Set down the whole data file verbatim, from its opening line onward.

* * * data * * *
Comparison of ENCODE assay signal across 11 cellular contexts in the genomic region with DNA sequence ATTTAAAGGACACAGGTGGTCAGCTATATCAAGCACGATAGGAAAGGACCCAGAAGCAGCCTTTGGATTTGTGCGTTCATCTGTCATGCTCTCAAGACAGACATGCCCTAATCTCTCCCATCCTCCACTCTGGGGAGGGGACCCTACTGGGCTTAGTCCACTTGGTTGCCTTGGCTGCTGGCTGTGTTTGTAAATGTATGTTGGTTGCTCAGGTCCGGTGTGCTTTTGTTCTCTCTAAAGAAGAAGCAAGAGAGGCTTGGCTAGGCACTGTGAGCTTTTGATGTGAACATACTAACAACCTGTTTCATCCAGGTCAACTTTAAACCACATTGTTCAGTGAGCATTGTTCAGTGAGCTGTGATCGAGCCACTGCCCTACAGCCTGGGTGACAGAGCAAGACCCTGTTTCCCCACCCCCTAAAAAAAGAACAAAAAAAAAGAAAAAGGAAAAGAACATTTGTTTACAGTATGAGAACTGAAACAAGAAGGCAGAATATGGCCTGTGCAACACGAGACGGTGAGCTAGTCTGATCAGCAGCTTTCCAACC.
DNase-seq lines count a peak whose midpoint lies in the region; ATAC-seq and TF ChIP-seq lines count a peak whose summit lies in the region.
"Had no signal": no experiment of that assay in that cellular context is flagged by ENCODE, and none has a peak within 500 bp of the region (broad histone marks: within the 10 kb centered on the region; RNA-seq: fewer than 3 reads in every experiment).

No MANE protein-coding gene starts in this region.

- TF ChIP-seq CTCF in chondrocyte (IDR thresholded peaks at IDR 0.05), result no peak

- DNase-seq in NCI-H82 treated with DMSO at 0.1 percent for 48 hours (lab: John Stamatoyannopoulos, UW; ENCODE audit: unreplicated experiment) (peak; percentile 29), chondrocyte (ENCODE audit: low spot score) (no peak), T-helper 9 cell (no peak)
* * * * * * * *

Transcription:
Comparison of ENCODE assay signal across 11 cellular contexts in the genomic region with DNA sequence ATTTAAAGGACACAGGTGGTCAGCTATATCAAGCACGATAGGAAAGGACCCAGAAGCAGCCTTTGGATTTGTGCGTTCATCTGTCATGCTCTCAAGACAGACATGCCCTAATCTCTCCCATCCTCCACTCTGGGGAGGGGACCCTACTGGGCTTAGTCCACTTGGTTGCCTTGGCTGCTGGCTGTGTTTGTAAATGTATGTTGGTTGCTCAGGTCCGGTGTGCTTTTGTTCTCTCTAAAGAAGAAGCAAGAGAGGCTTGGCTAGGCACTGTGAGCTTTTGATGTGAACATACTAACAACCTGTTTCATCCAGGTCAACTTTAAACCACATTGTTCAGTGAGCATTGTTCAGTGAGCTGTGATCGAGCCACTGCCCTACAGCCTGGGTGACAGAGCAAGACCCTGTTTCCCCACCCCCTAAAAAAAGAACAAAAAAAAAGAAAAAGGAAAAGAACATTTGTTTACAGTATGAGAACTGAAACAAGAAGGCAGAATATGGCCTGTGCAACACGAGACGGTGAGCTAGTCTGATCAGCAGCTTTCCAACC.
DNase-seq lines count a peak whose midpoint lies in the region; ATAC-seq and TF ChIP-seq lines count a peak whose summit lies in the region.
"Had no signal": no experiment of that assay in that cellular context is flagged by ENCODE, and none has a peak within 500 bp of the region (broad histone marks: within the 10 kb centered on the region; RNA-seq: fewer than 3 reads in every experiment).

No MANE protein-coding gene starts in this region.

- TF ChIP-seq CTCF in chondrocyte (IDR thresholded peaks at IDR 0.05), result no peak

- DNase-seq in NCI-H82 treated with DMSO at 0.1 percent for 48 hours (lab: John Stamatoyannopoulos, UW; ENCODE audit: unreplicated experiment) (peak; percentile 29), chondrocyte (ENCODE audit: low spot score) (no peak), T-helper 9 cell (no peak)